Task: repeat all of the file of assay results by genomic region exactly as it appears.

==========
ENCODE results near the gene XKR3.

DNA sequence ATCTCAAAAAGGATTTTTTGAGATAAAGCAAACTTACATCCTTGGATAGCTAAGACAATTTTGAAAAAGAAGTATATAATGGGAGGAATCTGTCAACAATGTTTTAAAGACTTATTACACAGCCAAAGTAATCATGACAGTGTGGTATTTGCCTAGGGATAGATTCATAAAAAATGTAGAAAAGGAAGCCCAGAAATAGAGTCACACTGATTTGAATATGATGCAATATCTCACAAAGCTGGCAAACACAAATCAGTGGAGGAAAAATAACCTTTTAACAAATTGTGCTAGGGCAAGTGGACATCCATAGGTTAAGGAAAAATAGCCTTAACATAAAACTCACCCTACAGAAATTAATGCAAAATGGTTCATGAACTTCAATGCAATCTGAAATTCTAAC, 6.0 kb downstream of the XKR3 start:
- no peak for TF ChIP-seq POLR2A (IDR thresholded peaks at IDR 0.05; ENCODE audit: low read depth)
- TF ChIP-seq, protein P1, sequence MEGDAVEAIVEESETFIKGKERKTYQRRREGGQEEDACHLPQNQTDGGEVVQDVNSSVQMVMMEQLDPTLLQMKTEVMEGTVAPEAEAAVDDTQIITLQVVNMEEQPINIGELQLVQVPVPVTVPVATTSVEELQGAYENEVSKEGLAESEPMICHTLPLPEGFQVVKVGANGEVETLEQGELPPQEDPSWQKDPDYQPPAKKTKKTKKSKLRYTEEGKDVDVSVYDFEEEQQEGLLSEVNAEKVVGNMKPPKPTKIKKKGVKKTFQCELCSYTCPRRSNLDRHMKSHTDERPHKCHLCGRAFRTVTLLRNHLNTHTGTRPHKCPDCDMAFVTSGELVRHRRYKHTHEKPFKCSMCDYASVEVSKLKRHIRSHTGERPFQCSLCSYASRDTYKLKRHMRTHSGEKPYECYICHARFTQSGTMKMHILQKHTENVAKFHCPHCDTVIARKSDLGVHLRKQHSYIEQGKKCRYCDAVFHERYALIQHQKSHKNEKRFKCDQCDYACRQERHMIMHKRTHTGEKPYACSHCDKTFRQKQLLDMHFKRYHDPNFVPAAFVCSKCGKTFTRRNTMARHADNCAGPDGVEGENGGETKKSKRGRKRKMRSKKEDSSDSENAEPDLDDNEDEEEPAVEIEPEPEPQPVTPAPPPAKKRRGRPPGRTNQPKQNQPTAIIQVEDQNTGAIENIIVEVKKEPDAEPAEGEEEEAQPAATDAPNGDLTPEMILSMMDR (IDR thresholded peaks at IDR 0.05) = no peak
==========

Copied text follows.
ENCODE results near the gene XKR3.

DNA sequence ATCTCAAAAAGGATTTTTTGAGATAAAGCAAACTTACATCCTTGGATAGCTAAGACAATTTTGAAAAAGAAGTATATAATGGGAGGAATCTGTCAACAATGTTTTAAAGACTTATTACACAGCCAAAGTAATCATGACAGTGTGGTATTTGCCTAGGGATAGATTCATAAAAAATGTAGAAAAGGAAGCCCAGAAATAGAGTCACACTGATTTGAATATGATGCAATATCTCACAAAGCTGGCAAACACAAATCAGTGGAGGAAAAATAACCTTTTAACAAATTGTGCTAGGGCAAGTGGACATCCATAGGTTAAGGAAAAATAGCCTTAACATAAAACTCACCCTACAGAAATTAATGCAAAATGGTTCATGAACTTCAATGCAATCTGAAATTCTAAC, 6.0 kb downstream of the XKR3 start:
- no peak for TF ChIP-seq POLR2A (IDR thresholded peaks at IDR 0.05; ENCODE audit: low read depth)
- TF ChIP-seq, protein P1, sequence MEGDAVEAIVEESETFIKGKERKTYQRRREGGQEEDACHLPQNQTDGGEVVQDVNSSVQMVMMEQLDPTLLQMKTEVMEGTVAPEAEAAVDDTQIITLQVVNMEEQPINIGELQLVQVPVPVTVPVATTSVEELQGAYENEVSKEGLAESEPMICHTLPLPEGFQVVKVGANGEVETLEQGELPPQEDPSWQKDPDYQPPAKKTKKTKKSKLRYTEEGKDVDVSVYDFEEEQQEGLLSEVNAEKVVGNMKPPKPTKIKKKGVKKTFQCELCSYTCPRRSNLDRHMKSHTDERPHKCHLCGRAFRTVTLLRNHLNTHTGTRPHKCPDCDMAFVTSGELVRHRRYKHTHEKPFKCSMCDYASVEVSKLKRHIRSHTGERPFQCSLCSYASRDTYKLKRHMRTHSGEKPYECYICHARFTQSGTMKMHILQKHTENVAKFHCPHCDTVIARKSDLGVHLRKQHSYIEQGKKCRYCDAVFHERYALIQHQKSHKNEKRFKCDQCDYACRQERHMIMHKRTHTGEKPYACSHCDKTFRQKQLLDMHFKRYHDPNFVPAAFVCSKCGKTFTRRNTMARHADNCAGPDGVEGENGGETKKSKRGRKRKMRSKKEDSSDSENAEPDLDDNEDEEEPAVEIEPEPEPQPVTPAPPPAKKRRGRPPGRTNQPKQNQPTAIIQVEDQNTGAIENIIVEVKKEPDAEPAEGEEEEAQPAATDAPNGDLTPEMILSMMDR (IDR thresholded peaks at IDR 0.05) = no peak